House Republicans go on to say by its admission the IEA has placed greater emphasis on building net emission energy systems to comply with internationally agreed climate goals”. Yet I think it would be much better to tell the truth even if you think your massive big green energy donors and advocates can’t handle the truth because it destroys the hypocrisy and real dangers of its green energy agenda.

There is also a danger that gasoline prices will continue to go up as the surplus of gasoline supplies has disappeared according to the Energy Information Administration (EIA) weekly report. One of the problems with supplies being below normal if you have any hiccups in the system, it creates price increases and that is what we are seeing. Major refinery outages and demand that’s been better than expected have kept gasoline supplies tight. Even as gasoline demand slipped week over week causing the futures to pull back, the reality is that the supply surplus is gone. Now supplies have hit the lowest level of the year. That is the seventh straight week that gasoline supplies have fallen according to “Quantum Commodity Intelligence.” They pointed out the gasoline exports surged 21 million barrels a day for only the second time this year and said that Inventories fell by 3.3 million barrels or 1.4% to 230.7 million barrels in the week to 15 March, and their lowest since late December.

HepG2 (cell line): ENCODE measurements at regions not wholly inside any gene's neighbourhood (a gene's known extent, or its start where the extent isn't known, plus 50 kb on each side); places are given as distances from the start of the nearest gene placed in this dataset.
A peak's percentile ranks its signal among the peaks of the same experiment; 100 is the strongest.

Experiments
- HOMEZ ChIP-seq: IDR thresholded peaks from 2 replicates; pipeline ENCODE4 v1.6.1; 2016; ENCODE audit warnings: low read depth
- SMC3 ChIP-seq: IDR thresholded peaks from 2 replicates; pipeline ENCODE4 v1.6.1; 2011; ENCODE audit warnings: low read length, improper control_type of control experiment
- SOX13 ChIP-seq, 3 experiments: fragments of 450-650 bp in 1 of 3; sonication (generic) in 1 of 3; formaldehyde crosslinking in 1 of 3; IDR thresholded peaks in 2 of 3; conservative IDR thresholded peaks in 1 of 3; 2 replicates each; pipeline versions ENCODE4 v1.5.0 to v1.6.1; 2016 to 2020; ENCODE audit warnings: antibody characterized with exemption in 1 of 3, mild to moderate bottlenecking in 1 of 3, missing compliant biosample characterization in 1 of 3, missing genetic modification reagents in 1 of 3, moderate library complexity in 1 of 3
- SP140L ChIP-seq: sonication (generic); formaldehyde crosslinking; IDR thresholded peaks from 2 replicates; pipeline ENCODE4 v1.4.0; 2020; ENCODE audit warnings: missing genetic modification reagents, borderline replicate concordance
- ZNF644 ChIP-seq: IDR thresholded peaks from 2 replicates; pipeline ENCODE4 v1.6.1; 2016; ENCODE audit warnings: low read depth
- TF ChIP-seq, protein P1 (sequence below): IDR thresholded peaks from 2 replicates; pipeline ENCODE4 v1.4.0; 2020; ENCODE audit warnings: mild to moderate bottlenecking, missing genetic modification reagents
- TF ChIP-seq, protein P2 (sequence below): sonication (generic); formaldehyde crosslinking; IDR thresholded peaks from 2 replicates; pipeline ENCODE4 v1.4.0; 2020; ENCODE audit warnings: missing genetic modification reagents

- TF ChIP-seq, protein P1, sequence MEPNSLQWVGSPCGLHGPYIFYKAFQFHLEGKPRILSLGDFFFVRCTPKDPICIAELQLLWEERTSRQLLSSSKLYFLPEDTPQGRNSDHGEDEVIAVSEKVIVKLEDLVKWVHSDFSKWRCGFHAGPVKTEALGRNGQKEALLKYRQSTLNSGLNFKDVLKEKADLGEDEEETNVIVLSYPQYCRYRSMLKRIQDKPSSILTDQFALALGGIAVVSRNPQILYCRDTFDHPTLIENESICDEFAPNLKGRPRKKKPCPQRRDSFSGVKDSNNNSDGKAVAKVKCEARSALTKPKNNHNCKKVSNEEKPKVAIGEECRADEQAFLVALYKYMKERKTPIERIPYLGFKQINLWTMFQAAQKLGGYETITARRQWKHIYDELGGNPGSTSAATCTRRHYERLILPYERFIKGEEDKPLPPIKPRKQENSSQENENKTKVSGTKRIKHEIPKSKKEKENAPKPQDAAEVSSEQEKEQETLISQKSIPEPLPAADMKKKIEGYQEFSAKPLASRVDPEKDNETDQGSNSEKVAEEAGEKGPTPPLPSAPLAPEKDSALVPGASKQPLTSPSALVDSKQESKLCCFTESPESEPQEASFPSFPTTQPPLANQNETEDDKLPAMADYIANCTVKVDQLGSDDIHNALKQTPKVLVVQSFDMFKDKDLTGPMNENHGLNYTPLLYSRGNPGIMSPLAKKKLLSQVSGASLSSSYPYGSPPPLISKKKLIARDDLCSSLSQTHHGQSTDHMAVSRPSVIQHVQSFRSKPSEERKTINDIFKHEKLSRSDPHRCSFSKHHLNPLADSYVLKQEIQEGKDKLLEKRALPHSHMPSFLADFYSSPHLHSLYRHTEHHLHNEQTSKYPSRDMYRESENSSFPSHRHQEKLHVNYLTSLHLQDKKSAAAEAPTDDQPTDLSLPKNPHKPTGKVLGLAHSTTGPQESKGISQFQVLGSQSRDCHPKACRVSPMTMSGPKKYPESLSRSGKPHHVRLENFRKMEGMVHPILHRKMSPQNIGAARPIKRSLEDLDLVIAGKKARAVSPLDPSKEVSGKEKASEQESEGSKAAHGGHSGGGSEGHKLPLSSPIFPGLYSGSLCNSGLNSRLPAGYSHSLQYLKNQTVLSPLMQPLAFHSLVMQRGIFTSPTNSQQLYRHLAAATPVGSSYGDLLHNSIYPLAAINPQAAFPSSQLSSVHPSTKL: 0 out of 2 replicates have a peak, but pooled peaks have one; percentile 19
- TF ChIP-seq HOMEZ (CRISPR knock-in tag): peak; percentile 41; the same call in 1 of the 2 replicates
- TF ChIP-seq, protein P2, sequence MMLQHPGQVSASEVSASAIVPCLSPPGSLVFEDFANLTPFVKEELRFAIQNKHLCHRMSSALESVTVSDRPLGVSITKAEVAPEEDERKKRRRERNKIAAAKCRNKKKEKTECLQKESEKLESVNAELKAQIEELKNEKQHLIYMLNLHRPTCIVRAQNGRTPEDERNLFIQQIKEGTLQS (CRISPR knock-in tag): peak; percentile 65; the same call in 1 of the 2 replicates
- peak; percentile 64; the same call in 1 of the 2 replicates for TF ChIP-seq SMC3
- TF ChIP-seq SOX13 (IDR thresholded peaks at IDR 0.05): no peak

The pace of destocking slowed, however, and inventories inched back above their year-ago level but remained around 2% below their five-year average for the week. Stocks fell in every region, led by a 1.8 million barrel (-2.3%) draw in the US Gulf, where inventories slumped to a three-year low of 76.6 million barrels. That was followed by a 580,000 barrel draw in the Midwest, where BP has only just restarted its Whiting refinery after a six-week unplanned outage. Midwest refinery runs jumped 311,000 bpd on the week to 3.9 million bpd, their highest since the outage at the start of February. US-run rates inched 0.8% higher to 15.8 million bpd.

Also, the weak demand narrative for oil disappeared in yesterday’s Energy Information Administration report should demand robust. The EIA said that demand based on total products supplied over the last four-week period averaged 20.1 million barrels a day, up by 2.2% from the same period last year. Over the past four weeks, motor gasoline product supplied averaged 8.8 million barrels a day, up by 0.3% from the same period last year. Distillate fuel product supplied averaged 3.7 million barrels a day over the past four weeks, down by 1.9% from the same period last year. Jet fuel product supplied was down 0.2% compared with the same four-week period last year.